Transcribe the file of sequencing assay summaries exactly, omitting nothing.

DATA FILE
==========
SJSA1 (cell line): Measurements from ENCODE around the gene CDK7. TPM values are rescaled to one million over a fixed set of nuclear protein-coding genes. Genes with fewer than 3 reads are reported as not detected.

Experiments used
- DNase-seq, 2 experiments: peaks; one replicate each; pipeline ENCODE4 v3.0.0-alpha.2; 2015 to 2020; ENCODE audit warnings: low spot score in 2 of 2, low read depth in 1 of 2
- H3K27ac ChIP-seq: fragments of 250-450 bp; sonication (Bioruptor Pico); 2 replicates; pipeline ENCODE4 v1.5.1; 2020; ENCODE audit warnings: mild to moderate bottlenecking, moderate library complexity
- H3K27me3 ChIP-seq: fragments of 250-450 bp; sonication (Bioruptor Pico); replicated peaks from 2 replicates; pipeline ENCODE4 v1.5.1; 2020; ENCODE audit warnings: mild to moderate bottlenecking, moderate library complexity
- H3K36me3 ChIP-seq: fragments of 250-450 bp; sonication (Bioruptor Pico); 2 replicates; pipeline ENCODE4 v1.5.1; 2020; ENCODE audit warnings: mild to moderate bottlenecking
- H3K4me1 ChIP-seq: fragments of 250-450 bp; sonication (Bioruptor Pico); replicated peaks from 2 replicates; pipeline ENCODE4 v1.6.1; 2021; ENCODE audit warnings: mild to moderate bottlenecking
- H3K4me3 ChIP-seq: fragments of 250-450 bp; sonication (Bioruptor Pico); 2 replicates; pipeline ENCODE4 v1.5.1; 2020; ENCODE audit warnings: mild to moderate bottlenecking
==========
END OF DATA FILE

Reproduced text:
SJSA1 (cell line): Measurements from ENCODE around the gene CDK7. TPM values are rescaled to one million over a fixed set of nuclear protein-coding genes. Genes with fewer than 3 reads are reported as not detected.

Experiments used
- DNase-seq, 2 experiments: peaks; one replicate each; pipeline ENCODE4 v3.0.0-alpha.2; 2015 to 2020; ENCODE audit warnings: low spot score in 2 of 2, low read depth in 1 of 2
- H3K27ac ChIP-seq: fragments of 250-450 bp; sonication (Bioruptor Pico); 2 replicates; pipeline ENCODE4 v1.5.1; 2020; ENCODE audit warnings: mild to moderate bottlenecking, moderate library complexity
- H3K27me3 ChIP-seq: fragments of 250-450 bp; sonication (Bioruptor Pico); replicated peaks from 2 replicates; pipeline ENCODE4 v1.5.1; 2020; ENCODE audit warnings: mild to moderate bottlenecking, moderate library complexity
- H3K36me3 ChIP-seq: fragments of 250-450 bp; sonication (Bioruptor Pico); 2 replicates; pipeline ENCODE4 v1.5.1; 2020; ENCODE audit warnings: mild to moderate bottlenecking
- H3K4me1 ChIP-seq: fragments of 250-450 bp; sonication (Bioruptor Pico); replicated peaks from 2 replicates; pipeline ENCODE4 v1.6.1; 2021; ENCODE audit warnings: mild to moderate bottlenecking
- H3K4me3 ChIP-seq: fragments of 250-450 bp; sonication (Bioruptor Pico); 2 replicates; pipeline ENCODE4 v1.5.1; 2020; ENCODE audit warnings: mild to moderate bottlenecking